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…engineers huddled over puzzling pressure readings from the bottom of the sea Friday to determine if BP’s capped oil well was holding tight.
Halfway through a critical 48-hour window, the signs were promising but far from conclusive.
Kent Wells, a BP PLC vice president, said on an evening conference call that engineers had found no indication that the well has started leaking underground.
“No news is good news, I guess that’s how I’d say it,” Wells said.
Engineers are keeping watch over the well for a two-day period in a scientific, round-the-clock vigil to see if the well’s temporary cap is strong enough to hold back the oil, or if there are leaks either in the well itself or the sea floor. One mysterious development was that the pressure readings were not rising as high as expected, said retired Coast Guard Adm. Thad Allen, the government’s point man on the crisis.
Allen said two possible reasons were being debated by scientists: The reservoir that is the source of the oil could be running lower three months into the spill. Or there could be an undiscovered leak somewhere down in the well.
Oil industry expert Bob Cavnar isn’t buying the official story. He told MSNBC’s Keith Olbermann on Wednesday that the repeated missteps cast doubt on BP’s explanation for why the cap was necessary in the first place.
“I don’t understand this whole operation,” Cavnar stated. “Sunday was the first time I heard the words ‘well integrity test.’ There’s never been any discussion about this in their public disclosure or in anything else that I’ve seen. … So I’m completely confused as to why they’re taking this risk of damaging the well further. … They didn’t have all these steps worked out.”
“They shouldn’t be doing this at all,” he suggested. “They should be continuing with the relief well to get this thing killed.”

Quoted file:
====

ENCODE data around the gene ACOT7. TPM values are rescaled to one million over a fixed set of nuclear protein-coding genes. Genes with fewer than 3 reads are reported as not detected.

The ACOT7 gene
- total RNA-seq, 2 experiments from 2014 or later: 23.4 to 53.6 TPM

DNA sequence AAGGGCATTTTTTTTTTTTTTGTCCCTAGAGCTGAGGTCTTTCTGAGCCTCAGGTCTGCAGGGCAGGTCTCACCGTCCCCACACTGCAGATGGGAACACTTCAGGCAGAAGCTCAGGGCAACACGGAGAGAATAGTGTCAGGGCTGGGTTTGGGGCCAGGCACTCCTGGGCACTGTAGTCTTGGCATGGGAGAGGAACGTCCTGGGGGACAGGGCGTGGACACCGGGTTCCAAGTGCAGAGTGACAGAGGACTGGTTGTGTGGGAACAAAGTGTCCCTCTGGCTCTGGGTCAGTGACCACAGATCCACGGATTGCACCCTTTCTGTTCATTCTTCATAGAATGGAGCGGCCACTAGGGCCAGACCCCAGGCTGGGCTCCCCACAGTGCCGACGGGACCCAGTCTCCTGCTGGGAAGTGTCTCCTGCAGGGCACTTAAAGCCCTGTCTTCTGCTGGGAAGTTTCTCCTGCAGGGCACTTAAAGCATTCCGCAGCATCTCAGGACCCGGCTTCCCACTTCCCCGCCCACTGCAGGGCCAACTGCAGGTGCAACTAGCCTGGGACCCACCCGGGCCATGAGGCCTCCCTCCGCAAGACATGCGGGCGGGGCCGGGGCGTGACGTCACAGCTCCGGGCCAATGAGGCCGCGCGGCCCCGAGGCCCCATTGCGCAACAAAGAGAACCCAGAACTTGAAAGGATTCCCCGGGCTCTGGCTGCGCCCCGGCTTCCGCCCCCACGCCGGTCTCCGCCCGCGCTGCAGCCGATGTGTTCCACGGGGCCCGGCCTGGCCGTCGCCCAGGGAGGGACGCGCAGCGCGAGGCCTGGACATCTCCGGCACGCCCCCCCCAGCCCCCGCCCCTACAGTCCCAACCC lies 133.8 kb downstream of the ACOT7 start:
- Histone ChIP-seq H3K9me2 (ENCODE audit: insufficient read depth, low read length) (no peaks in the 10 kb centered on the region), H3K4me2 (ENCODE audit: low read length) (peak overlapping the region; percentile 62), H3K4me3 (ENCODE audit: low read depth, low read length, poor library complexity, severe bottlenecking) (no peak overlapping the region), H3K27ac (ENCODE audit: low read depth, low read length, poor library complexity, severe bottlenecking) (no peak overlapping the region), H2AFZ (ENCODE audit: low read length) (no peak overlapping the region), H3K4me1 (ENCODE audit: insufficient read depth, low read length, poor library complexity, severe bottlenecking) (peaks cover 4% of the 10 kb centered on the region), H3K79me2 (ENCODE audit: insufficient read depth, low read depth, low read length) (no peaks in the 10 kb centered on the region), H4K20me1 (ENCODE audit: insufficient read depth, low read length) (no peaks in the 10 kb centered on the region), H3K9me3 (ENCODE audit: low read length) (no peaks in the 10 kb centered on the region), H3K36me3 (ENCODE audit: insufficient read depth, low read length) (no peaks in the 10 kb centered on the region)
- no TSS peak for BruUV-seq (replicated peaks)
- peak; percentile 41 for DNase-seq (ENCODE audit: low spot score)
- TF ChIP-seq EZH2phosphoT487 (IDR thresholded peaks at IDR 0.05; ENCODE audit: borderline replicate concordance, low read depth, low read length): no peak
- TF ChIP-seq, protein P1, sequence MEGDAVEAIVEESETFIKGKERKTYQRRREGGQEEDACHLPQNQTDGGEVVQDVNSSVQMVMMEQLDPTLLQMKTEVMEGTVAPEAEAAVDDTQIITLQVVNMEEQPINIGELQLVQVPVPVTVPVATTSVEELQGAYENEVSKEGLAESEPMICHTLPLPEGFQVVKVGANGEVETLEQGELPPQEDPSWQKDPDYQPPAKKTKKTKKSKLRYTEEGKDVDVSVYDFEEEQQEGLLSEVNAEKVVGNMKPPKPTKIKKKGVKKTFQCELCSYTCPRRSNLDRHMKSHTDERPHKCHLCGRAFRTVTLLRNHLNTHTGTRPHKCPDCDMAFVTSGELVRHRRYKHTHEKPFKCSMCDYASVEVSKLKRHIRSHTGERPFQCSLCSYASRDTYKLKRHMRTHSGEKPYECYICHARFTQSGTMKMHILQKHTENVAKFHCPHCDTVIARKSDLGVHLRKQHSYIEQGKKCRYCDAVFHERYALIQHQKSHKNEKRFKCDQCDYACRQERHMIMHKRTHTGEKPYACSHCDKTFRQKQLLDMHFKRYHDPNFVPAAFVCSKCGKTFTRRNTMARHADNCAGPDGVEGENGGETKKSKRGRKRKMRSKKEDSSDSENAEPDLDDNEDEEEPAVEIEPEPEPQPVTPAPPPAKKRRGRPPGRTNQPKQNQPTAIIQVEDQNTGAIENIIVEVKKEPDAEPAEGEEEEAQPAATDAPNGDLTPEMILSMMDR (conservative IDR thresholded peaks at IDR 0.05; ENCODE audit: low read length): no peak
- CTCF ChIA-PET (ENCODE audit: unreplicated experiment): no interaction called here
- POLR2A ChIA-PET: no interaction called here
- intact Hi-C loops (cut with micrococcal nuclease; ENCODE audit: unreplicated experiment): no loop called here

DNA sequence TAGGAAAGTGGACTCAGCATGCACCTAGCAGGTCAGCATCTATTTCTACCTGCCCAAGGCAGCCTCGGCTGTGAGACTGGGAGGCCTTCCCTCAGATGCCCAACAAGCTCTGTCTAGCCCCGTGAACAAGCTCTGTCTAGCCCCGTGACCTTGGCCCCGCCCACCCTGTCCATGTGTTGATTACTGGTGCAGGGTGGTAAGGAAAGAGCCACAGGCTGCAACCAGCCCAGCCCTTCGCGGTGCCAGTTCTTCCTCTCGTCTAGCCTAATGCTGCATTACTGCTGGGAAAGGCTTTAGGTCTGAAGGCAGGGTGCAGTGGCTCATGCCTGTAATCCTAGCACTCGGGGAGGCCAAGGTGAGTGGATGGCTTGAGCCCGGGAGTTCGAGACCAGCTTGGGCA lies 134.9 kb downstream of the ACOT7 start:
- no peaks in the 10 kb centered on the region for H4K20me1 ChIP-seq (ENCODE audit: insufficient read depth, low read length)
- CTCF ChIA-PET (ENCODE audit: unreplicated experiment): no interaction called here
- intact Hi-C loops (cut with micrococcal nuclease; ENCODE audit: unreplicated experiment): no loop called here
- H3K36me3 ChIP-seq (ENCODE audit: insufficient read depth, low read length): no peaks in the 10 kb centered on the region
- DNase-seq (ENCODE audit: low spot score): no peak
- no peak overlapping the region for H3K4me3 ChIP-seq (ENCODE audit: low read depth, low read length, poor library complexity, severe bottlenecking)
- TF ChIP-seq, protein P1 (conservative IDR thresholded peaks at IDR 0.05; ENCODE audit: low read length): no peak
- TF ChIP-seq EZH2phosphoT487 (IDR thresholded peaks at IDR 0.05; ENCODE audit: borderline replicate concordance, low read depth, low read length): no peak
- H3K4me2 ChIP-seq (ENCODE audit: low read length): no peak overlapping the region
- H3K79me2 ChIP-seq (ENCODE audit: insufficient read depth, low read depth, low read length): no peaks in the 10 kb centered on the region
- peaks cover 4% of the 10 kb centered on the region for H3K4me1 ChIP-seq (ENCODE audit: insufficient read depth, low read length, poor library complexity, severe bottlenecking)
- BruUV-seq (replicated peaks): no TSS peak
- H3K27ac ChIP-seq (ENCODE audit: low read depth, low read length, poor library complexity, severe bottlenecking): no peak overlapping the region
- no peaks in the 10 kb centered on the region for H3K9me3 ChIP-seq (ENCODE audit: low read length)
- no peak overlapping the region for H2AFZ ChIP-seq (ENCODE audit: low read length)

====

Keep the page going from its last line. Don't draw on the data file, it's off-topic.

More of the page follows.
Cavnar believes that BP’s true goal is to make it harder to measure the flow of oil from the damaged well, because under the Clean Water Act, it will be liable for civil penalties of up to $4300 for every barrel spilled.
“While they have every incentive to get the well killed, BP also has every incentive to not capture 100% of the well flow until they do,” Cavnar wrote last week at Huffington Post. “As soon as they do capture all the flow, then a real, measurable number will be in front of the public, and that’s the last thing BP wants, since that number will then be used to extrapolate environmental damage, hence per barrel fines that will likely run to the tens of billions anyway.”
“The whole [original] reason for this cap was to allow two more outlets to produce to four ships so they could capture between sixty and eighty thousand barrels a day,” Cavnar told Olbermann “This whole business of shutting in — and shutting down the relief well — just doesn’t make any sense to me at this point. … My guess is that they’re hoping to be able to shut down at least some of the production from the well so once they open it back up to the surface … it will be producing at a rate less than what it was ‘open flow.’ So it’ll be harder to measure what the total flow was from the well when it was completely uncontrolled.”
This video is from MSNBC’s Countdown, broadcast July 14, 2010.